Consider Canadian search firm Caldwell Partners. Its stock has been underperforming lately and now is facing pressure from shareholders to do something about it.

"We're not for sale and won't be for sale . . . in any shape, size or form," Douglas Caldwell said yesterday, a day after the largest holder of the company's publicly traded non-voting shares said it is "exploring all possibilities" for maximizing the value of its investment in Caldwell. "We've had no offers or expressions of interest in buying the business."

He added, however, that if an offer were to materialize, "we [would] have an obligation to our shareholders to look carefully at it and have our board scrutinize it."

But Mr. Caldwell, who is also the firm's chairman and chief executive officer, indicated that its focus is on acquisitions -- possibly in the United States -- saying market conditions for such a move have improved substantially after four poor years.

Acquisitions are also problematic in our field. When one search firm buys another what are they buying really? Search firms don't manufacture anything so we have no plants or capital equipment. We have at best fancy offices and a good database. The real value in any search firm are the consultants it employs. But consultants are people and they can't be bought and sold. I was once involved in a merger of two executive search firms. I was with the firm that was bought. Some of us left immediately. The rest stayed for no longer than two years. So the buyer essentially paid a lot of money for a temporary workforce and some resumes.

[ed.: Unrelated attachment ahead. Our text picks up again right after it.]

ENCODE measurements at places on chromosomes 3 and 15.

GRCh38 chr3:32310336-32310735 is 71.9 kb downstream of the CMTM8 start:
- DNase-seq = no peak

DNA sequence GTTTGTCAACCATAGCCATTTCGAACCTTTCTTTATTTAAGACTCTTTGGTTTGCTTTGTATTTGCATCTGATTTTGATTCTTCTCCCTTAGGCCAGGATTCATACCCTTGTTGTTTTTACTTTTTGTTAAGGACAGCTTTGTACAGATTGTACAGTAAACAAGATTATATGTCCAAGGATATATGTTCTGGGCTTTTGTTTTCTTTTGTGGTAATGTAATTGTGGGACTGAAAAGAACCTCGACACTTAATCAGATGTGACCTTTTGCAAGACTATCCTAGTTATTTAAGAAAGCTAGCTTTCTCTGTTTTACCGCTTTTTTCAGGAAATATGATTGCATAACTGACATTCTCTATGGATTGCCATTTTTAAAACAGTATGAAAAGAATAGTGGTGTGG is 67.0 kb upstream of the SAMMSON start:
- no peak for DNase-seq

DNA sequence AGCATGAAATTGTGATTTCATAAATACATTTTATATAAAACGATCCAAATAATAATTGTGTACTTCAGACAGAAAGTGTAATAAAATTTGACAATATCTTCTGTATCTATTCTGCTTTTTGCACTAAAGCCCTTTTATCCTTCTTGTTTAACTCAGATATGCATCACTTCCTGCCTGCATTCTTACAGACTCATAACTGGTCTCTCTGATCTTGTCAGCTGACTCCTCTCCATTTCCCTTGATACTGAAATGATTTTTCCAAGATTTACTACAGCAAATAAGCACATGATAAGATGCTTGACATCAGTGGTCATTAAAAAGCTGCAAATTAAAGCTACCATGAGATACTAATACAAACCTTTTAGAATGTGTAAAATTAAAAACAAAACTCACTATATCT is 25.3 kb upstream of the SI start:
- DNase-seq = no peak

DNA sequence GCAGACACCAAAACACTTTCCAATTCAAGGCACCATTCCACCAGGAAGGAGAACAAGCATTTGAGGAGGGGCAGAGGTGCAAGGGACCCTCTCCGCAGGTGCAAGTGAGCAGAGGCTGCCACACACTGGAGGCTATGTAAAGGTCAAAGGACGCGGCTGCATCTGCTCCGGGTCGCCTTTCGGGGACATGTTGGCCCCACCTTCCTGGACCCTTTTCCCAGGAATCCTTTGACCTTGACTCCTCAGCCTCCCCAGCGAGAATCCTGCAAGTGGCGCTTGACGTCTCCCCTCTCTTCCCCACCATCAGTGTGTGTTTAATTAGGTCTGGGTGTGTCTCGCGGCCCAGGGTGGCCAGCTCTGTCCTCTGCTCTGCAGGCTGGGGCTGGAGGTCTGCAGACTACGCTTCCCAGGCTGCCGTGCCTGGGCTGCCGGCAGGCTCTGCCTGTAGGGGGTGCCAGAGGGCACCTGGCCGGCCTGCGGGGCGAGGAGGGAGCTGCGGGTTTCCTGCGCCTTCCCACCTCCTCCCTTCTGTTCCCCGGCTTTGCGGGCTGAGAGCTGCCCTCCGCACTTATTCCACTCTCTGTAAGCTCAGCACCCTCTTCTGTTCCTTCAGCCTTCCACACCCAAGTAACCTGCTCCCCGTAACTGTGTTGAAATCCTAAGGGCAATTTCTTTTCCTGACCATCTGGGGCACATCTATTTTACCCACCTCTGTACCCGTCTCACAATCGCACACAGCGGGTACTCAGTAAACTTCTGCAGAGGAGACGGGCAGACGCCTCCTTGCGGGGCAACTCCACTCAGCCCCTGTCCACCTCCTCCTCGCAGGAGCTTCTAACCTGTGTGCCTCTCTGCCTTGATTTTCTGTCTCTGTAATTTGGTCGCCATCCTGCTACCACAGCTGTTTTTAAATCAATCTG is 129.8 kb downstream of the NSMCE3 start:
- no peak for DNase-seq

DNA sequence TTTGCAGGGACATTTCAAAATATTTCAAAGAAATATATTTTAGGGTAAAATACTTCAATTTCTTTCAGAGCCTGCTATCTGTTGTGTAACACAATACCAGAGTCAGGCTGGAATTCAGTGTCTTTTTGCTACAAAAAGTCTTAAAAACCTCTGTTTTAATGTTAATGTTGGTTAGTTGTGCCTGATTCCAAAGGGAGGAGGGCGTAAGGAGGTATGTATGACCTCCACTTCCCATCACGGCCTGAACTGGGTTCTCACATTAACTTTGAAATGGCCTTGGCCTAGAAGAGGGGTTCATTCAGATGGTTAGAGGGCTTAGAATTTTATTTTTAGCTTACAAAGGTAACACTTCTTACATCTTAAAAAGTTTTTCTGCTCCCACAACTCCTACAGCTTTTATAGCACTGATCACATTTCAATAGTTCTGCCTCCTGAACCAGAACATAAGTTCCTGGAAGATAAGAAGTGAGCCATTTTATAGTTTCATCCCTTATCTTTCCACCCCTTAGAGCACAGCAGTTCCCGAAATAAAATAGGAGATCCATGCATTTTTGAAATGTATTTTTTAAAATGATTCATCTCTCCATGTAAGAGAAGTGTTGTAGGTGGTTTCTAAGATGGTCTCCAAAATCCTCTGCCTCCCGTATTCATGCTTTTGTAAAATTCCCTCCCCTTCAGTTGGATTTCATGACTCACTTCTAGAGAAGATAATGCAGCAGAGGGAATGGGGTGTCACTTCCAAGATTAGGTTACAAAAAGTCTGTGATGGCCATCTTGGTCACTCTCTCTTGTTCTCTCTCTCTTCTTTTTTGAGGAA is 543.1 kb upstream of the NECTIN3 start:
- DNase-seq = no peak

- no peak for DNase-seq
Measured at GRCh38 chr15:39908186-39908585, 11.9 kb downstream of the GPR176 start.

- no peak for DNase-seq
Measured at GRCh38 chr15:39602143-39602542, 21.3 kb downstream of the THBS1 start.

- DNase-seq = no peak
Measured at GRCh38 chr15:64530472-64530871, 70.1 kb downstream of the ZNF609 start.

Not. Real. Bright.

More on Caldwell here

The Most Famous Canadian

As everyone is the world knows by now, the Canadian Broadcasting Corp is running a contest to discover The Greatest Canadian.

But, really folks, you and I know that greatness is not measurable.

What you end up with is Deb Grey, Canada's first female leader of a biker gang, promoting Pierre Trudeau because she found him sexy when she was in junior high. And nobody promoting Gabriel Dumont. And everybody whining that it isn't fair.